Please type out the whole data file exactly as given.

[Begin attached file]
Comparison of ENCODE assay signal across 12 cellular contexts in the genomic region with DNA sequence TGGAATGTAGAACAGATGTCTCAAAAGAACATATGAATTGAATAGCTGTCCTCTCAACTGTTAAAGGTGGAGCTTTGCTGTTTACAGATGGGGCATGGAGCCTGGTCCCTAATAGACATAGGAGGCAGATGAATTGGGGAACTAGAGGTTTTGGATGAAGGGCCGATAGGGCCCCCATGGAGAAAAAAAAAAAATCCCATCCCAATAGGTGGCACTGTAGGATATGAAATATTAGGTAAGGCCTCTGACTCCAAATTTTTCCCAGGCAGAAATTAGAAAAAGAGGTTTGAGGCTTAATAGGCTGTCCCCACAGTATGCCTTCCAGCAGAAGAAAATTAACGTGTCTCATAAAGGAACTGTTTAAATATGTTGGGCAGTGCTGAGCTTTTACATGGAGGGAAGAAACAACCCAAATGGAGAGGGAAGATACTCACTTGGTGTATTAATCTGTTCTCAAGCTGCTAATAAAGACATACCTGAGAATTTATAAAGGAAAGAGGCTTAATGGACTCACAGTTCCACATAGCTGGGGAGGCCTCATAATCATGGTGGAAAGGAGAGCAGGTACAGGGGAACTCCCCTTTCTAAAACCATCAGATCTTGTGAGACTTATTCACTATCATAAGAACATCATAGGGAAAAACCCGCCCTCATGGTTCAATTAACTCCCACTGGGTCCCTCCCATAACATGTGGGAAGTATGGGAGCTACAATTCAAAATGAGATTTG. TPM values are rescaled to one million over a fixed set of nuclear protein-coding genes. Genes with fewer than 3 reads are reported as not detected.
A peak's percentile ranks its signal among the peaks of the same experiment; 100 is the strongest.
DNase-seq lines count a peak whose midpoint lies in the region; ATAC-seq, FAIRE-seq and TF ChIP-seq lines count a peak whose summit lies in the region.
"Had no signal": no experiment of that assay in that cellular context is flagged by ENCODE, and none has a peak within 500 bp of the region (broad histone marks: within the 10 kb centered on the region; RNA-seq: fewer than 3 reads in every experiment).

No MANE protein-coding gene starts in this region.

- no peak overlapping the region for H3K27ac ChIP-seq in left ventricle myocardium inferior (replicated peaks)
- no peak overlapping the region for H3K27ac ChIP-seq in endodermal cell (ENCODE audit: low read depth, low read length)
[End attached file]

Comparison of ENCODE assay signal across 12 cellular contexts in the genomic region with DNA sequence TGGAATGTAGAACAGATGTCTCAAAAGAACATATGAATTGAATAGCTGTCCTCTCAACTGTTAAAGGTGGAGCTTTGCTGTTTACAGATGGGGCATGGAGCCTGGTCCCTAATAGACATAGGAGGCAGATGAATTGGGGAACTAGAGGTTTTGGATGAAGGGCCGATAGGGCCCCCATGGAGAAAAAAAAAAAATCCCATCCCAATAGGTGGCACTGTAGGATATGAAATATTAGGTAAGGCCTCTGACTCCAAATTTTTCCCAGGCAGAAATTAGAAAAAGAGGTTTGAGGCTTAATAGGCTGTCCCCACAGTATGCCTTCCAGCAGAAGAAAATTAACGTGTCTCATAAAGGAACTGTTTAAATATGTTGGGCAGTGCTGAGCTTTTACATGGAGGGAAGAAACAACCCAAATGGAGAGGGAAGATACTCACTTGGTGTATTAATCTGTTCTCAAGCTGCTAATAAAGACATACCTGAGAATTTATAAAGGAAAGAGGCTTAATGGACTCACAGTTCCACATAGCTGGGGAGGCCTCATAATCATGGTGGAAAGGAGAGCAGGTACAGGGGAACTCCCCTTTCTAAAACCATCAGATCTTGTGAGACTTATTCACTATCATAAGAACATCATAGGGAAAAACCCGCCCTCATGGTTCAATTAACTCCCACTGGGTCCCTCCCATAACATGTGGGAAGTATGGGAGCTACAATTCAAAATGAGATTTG. TPM values are rescaled to one million over a fixed set of nuclear protein-coding genes. Genes with fewer than 3 reads are reported as not detected.
A peak's percentile ranks its signal among the peaks of the same experiment; 100 is the strongest.
DNase-seq lines count a peak whose midpoint lies in the region; ATAC-seq, FAIRE-seq and TF ChIP-seq lines count a peak whose summit lies in the region.
"Had no signal": no experiment of that assay in that cellular context is flagged by ENCODE, and none has a peak within 500 bp of the region (broad histone marks: within the 10 kb centered on the region; RNA-seq: fewer than 3 reads in every experiment).

No MANE protein-coding gene starts in this region.

- no peak overlapping the region for H3K27ac ChIP-seq in left ventricle myocardium inferior (replicated peaks)
- no peak overlapping the region for H3K27ac ChIP-seq in endodermal cell (ENCODE audit: low read depth, low read length)